The word cognition means ‘thought’ or ‘perception’. Dissonance means disharmony or conflict.
So, when faced with a situation when their perception of something is in conflict with reality, they will attempt some kind of rationalization to harmonize the conflicting thoughts in their head.
Usually, this means that people will downplay news that isn’t congruent with their preconceptions and gravitate toward news that agrees with their biases. This is evident in the increasingly partisan media consumption in the era of new media.
Cognitive Dissonance is a concept that was first developed by the American psychologist Leon Festinger ( 1919-1989) – read some cognitive dissonance examples here.
6. Cultivation Theory
The cultivation theory of mass communication states that the more time people spend consuming media, the more strongly their perception of the world around them is going to align with what is portrayed in the media.
As a simple example, people who regularly consume news of crime and violence are likely to believe that incidents of crime are increasing around them, when in fact, it may just be that the media is only selectively focusing on reporting crime.
Cultivation Theory was proposed by the Hungarian-American communication theorist Geroge Gerbner (1919-2005), whose views were informed by growing up in WWII Germany.
7. Direct Effects Theory
The Direct Effects Theory holds that audiences passively consume whatever is portrayed in the media and thus can be easily swayed one way or the other by propaganda presented through media.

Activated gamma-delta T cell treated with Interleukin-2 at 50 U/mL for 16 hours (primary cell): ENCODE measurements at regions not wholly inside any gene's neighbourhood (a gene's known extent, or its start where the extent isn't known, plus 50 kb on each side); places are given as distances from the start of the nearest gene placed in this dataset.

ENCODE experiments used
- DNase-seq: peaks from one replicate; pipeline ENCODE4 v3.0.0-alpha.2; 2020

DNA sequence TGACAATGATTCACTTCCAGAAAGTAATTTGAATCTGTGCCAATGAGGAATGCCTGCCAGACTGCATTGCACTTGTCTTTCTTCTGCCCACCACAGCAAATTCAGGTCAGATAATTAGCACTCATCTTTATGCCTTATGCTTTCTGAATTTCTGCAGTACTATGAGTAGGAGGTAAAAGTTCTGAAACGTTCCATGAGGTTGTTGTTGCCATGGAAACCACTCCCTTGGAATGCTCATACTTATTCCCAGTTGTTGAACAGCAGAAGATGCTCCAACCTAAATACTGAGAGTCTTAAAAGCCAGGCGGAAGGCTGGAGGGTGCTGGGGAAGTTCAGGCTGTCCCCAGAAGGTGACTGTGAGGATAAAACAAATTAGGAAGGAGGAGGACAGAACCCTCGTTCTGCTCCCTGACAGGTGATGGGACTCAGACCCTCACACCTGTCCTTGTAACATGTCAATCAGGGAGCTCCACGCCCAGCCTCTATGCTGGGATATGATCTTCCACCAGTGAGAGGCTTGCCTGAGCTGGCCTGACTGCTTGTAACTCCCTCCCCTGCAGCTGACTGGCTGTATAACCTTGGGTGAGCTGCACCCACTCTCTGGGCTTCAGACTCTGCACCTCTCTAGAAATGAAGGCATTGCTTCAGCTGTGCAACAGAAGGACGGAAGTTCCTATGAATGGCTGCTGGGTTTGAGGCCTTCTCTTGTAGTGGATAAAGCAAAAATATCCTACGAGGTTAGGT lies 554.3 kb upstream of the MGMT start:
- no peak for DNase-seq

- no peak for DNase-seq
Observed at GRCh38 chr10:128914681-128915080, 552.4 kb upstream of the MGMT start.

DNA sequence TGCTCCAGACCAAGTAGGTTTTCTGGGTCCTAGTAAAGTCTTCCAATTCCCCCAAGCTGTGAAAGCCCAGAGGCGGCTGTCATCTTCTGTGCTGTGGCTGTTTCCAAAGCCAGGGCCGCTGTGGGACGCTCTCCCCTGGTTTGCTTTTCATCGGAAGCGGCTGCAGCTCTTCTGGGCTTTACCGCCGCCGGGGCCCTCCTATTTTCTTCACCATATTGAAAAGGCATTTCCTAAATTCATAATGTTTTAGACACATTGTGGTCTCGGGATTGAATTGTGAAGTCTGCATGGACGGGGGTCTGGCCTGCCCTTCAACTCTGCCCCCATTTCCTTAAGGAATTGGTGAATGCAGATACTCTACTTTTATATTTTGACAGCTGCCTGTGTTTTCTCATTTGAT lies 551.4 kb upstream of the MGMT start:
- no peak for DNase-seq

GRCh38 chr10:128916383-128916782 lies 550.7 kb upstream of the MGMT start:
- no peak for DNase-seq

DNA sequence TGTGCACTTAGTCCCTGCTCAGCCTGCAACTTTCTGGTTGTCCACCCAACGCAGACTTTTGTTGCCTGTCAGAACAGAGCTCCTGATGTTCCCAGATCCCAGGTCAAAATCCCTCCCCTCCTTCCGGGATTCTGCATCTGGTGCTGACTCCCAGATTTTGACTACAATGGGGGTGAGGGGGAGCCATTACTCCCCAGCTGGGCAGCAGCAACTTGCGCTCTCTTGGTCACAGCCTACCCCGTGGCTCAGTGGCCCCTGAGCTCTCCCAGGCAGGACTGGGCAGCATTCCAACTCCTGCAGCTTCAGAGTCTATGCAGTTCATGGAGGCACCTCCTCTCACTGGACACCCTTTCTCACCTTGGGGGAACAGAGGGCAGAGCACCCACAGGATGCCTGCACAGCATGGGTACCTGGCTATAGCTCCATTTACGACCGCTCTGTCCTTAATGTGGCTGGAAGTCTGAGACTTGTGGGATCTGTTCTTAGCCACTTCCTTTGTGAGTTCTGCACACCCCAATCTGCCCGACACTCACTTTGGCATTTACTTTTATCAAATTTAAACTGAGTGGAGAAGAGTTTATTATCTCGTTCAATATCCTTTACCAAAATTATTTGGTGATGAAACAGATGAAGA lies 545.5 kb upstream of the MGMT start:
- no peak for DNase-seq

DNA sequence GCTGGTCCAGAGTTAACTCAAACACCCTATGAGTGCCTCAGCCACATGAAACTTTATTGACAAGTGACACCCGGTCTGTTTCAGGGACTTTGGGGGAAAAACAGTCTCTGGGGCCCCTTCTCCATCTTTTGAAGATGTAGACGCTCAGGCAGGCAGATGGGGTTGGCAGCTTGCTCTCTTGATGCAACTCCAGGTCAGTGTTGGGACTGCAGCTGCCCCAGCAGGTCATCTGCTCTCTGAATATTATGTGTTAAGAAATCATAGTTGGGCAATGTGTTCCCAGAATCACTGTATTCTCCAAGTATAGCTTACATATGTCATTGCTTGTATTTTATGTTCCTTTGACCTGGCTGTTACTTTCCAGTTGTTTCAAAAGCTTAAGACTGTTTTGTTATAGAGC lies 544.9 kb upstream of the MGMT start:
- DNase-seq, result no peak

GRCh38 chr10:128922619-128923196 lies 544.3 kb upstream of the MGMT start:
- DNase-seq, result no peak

The theory arose in the first half of the 20th century, in response to the use of media as a propaganda tool in Europe, the Soviet Union, and to a lesser extent in the United States.
However, the theory now stands discredited as it is now widely accepted that audiences interact with information in a much more complex manner.
8. Framing Theory
The framing theory of mass communication builds upon the agenda-setting theory. It draws attention to how information is presented to the audience in ways that seek to influence audience perceptions.
If we recall the agenda-setting theory, it had two levels – a first level in which the audience is told what to think, and a second level in which the audience is subtly instructed in how to think about the information conveyed to them.
Framing theory corresponds closely to second-level agenda setting. It takes its name from the frame analysis theory of the sociologist Erving Goffman (1922-1982) who defined frame as a culturally determined construction of reality through which people make sense of the world around them.
See Also: Framing Effect Examples
A gatekeeper is someone who controls access. They filter out that which does not meet the criteria, and allow in only that which does.
The gatekeeping theory of mass communication holds that communication needs a gatekeeper to filter out irrelevant content, and only pass on that which serves the purpose of communication.
All forms of communication have some kind of gatekeeper. For instance every media portal has an editor who decides what should be published and what not. Similarly social media platforms have content moderation policies in place. In our everyday communication with others, we ourselves act as gatekeepers, withholding certain information while presenting others.
However, today, the theory is most commonly used to show how social media gatekeeping is insufficient, allowing anyone to spread ‘fake news’ to millions on the web.
The concept of imagined communities holds that print capitalism (the printing press) enabled the development of modern nation-state nationalism.
Prior to print capitalism, nations were unable to be united as one cohesive group. But, with the rise of mass media in the form of newspapers, people started consuming the same media every week.
The rise of newspapers therefore gave people a sense that they were all united under the one society and culture.